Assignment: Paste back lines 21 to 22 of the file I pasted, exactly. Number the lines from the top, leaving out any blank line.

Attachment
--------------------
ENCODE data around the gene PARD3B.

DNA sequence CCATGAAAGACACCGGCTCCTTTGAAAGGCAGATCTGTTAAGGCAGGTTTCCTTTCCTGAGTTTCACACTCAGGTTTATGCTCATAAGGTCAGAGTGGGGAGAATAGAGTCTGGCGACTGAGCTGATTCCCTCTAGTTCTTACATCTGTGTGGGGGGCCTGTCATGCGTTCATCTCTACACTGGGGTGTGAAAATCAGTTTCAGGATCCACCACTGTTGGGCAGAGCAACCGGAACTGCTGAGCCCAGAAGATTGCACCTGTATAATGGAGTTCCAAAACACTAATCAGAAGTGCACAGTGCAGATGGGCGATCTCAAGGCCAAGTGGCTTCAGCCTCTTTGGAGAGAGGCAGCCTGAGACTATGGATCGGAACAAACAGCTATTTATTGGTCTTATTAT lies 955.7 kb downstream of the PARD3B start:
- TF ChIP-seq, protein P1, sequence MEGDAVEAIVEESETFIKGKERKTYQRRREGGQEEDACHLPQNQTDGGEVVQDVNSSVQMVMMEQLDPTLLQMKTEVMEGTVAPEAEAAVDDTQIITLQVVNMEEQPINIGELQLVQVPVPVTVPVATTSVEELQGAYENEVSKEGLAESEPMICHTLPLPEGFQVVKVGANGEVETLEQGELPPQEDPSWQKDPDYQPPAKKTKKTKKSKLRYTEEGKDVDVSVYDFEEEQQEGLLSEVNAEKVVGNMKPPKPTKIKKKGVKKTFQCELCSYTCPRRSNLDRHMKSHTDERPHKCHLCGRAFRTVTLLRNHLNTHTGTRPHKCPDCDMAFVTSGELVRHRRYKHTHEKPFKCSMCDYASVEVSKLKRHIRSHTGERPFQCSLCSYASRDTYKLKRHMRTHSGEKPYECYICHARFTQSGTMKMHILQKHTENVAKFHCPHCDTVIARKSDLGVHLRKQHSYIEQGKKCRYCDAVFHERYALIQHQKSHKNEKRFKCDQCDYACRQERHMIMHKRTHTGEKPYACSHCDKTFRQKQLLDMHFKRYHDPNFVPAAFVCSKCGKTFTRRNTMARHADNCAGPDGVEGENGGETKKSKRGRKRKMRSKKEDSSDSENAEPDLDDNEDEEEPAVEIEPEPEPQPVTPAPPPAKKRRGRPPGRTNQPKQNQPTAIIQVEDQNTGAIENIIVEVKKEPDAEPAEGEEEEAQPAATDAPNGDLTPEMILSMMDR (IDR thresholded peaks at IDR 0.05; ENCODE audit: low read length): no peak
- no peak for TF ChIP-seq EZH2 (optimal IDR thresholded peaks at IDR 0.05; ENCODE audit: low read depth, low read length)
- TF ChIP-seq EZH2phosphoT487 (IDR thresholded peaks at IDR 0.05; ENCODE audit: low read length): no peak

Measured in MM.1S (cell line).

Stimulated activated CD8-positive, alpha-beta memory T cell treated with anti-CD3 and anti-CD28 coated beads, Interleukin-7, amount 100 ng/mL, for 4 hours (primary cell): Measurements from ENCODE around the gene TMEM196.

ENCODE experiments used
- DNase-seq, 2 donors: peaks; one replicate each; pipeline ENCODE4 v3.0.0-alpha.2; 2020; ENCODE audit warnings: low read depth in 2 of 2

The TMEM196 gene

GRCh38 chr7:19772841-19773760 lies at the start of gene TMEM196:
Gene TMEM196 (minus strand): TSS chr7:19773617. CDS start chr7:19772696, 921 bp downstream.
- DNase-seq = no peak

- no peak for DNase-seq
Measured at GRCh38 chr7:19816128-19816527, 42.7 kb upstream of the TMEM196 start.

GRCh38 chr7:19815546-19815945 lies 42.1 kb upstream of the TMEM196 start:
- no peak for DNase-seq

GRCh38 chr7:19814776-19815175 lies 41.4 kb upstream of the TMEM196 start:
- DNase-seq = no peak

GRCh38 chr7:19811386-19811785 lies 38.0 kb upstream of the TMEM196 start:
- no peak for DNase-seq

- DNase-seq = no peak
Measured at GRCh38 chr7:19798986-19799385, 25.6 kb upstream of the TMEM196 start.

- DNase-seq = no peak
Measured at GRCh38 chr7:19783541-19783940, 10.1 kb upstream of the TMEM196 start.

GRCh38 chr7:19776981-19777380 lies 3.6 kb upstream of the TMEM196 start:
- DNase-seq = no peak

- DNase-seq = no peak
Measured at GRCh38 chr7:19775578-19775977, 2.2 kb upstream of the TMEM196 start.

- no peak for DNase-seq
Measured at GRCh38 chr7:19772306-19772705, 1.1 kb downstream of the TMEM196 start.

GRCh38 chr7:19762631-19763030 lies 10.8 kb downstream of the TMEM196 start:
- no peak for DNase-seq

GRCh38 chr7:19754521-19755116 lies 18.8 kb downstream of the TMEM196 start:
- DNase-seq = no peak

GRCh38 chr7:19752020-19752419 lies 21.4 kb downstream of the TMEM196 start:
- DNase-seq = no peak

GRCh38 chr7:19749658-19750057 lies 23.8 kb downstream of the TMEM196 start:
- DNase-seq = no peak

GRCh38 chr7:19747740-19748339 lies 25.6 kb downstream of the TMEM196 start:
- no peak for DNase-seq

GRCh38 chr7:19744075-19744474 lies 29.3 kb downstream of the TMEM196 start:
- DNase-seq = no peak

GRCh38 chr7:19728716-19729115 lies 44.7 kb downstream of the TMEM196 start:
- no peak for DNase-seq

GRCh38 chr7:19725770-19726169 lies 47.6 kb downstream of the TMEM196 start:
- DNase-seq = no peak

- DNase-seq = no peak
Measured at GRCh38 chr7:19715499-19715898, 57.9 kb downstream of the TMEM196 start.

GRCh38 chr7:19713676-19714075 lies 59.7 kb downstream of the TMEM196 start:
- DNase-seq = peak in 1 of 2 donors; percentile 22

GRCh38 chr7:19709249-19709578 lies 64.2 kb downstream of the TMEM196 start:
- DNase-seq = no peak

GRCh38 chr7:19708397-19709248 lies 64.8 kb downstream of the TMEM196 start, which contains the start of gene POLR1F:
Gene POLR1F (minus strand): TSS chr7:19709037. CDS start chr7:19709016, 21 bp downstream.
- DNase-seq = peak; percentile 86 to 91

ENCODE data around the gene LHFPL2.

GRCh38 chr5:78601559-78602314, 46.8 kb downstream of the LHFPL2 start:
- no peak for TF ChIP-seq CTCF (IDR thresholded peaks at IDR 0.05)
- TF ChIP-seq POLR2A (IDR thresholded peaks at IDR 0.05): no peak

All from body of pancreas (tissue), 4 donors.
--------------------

- no peak for DNase-seq

- DNase-seq = no peak